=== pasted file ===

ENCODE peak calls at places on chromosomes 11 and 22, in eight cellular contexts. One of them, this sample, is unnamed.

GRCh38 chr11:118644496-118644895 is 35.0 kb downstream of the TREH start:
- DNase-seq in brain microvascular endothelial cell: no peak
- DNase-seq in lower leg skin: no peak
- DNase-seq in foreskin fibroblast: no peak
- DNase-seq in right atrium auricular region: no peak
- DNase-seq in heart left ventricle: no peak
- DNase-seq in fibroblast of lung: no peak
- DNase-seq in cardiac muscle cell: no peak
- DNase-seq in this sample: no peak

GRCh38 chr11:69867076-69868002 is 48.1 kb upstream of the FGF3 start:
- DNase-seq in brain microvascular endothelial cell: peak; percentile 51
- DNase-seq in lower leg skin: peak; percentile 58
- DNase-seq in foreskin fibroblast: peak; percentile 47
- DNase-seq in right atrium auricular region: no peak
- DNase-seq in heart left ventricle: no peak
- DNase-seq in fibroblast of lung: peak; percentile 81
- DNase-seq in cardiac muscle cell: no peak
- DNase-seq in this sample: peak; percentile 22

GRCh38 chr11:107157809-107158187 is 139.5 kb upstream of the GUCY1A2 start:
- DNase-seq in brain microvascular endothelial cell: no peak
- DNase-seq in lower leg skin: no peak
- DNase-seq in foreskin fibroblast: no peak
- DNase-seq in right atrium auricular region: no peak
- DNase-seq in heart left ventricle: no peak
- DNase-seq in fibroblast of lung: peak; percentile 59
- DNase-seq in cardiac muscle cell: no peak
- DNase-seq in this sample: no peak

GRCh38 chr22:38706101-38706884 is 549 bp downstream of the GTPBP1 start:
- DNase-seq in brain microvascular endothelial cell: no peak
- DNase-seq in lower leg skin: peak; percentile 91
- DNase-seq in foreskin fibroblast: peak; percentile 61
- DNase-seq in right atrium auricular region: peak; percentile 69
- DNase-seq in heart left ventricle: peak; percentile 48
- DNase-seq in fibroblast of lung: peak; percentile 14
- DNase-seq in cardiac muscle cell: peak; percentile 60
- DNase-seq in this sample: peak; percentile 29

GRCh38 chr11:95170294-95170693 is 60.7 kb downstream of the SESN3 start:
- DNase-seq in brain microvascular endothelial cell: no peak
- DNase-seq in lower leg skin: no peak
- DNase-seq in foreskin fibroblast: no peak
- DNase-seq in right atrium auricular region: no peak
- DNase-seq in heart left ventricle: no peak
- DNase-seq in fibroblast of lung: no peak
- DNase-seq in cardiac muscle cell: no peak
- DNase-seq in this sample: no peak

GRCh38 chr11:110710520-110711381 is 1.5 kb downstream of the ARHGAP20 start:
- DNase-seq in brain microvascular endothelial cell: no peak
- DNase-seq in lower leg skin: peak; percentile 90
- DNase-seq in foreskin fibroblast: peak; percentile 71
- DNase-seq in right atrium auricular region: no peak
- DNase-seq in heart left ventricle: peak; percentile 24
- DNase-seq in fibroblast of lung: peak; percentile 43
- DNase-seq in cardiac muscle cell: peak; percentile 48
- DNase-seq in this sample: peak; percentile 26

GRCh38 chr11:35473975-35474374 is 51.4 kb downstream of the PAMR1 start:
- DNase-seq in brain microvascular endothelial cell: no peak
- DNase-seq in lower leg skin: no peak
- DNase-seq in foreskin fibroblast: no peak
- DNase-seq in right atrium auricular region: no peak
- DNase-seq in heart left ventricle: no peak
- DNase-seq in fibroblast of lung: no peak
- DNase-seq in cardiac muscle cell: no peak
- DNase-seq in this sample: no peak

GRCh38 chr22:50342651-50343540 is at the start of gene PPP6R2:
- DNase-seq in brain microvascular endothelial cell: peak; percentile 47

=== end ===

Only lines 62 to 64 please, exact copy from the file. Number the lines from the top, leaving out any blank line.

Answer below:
- DNase-seq in fibroblast of lung: no peak
- DNase-seq in cardiac muscle cell: no peak
- DNase-seq in this sample: no peak